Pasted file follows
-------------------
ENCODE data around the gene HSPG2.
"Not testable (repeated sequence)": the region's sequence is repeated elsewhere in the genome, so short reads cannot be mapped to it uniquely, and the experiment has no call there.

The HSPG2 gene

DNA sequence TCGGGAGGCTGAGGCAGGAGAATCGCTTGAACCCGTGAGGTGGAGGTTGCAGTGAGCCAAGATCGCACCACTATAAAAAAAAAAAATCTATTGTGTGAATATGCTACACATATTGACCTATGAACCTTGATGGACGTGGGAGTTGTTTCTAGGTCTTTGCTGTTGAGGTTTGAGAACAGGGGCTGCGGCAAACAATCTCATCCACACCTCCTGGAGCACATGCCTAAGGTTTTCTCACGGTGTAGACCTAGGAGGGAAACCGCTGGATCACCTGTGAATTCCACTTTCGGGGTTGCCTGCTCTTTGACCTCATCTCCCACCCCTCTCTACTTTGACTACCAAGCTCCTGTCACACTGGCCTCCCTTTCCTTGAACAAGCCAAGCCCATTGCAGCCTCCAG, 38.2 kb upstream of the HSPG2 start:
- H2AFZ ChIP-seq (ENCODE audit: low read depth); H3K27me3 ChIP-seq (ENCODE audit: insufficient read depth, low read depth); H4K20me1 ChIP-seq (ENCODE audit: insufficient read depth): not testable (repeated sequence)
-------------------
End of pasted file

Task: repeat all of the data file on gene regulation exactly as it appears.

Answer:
ENCODE data around the gene HSPG2.
"Not testable (repeated sequence)": the region's sequence is repeated elsewhere in the genome, so short reads cannot be mapped to it uniquely, and the experiment has no call there.

The HSPG2 gene

DNA sequence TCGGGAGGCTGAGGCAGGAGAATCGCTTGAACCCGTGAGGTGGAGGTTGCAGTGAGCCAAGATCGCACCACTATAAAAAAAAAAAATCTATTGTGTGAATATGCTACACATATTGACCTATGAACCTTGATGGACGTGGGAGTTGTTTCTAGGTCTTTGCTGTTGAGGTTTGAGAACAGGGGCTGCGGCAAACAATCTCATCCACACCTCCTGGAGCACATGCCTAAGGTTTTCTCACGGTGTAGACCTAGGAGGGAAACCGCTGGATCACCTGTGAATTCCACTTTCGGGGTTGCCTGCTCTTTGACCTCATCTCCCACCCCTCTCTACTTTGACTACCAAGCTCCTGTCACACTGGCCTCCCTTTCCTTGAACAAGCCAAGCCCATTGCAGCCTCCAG, 38.2 kb upstream of the HSPG2 start:
- H2AFZ ChIP-seq (ENCODE audit: low read depth); H3K27me3 ChIP-seq (ENCODE audit: insufficient read depth, low read depth); H4K20me1 ChIP-seq (ENCODE audit: insufficient read depth): not testable (repeated sequence)